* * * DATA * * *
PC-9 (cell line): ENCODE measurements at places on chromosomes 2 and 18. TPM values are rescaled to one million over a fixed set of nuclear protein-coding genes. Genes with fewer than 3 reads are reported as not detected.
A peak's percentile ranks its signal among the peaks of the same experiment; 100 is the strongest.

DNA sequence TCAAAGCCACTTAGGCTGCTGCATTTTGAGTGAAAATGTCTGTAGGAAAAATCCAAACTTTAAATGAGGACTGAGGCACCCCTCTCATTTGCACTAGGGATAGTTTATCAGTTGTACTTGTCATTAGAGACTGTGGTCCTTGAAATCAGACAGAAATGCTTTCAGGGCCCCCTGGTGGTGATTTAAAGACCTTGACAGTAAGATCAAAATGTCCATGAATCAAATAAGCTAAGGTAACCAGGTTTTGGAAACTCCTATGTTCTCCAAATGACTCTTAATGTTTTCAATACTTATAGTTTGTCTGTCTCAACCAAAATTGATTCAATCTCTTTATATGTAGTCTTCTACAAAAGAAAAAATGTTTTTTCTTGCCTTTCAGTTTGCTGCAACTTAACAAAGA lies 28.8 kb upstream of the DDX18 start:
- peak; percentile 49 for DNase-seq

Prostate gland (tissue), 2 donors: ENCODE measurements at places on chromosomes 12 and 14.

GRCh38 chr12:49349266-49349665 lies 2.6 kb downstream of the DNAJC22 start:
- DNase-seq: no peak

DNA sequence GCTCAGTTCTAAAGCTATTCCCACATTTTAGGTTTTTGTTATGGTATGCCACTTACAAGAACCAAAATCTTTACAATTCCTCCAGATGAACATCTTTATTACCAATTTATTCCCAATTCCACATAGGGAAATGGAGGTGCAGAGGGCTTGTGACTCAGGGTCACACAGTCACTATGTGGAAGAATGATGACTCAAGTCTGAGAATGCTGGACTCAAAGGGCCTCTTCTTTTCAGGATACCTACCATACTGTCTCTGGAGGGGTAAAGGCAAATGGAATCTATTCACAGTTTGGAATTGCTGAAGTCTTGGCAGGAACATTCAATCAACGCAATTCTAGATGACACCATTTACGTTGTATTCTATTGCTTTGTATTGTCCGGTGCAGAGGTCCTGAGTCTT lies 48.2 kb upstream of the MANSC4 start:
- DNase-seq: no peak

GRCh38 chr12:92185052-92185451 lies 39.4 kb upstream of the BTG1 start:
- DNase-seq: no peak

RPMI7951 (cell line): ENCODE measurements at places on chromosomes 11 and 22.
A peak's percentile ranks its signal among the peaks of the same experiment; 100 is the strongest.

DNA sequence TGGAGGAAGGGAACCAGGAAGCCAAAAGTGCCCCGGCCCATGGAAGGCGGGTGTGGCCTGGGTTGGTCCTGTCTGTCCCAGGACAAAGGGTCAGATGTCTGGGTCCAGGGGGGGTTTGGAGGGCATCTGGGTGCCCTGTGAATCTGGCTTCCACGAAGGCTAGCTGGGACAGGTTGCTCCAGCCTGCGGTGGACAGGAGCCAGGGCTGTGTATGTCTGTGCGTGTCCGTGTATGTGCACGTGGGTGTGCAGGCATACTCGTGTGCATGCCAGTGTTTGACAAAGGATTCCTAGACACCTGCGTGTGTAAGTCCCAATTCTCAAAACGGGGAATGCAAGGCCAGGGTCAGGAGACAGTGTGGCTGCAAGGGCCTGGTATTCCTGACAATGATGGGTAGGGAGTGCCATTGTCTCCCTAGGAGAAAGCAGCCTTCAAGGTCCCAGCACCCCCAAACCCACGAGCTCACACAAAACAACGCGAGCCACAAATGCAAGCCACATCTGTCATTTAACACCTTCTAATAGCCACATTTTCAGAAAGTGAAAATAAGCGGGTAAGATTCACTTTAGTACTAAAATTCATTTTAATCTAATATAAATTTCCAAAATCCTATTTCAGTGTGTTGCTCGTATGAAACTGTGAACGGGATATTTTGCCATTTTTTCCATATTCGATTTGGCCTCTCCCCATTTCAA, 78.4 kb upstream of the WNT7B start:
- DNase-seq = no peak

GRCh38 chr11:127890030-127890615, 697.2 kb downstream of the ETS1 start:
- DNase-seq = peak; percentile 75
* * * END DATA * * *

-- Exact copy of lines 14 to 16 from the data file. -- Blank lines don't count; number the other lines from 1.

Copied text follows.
DNA sequence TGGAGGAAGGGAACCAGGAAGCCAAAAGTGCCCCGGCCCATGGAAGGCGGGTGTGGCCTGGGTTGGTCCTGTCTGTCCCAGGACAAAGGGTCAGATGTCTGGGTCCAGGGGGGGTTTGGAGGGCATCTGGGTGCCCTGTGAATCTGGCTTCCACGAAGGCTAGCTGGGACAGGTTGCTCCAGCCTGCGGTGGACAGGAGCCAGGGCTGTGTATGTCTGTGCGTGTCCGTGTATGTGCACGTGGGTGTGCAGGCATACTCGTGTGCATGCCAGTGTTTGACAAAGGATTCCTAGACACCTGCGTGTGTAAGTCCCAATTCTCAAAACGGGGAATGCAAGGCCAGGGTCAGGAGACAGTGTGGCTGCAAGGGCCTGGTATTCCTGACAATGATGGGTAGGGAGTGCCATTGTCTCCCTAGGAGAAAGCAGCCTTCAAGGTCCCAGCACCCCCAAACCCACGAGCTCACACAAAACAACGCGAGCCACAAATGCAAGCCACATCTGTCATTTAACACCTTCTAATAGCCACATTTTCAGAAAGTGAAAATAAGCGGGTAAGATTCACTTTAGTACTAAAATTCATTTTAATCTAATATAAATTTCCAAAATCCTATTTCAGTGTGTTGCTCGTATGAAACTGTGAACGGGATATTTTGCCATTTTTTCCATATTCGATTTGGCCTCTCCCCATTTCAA, 78.4 kb upstream of the WNT7B start:
- DNase-seq = no peak

GRCh38 chr11:127890030-127890615, 697.2 kb downstream of the ETS1 start: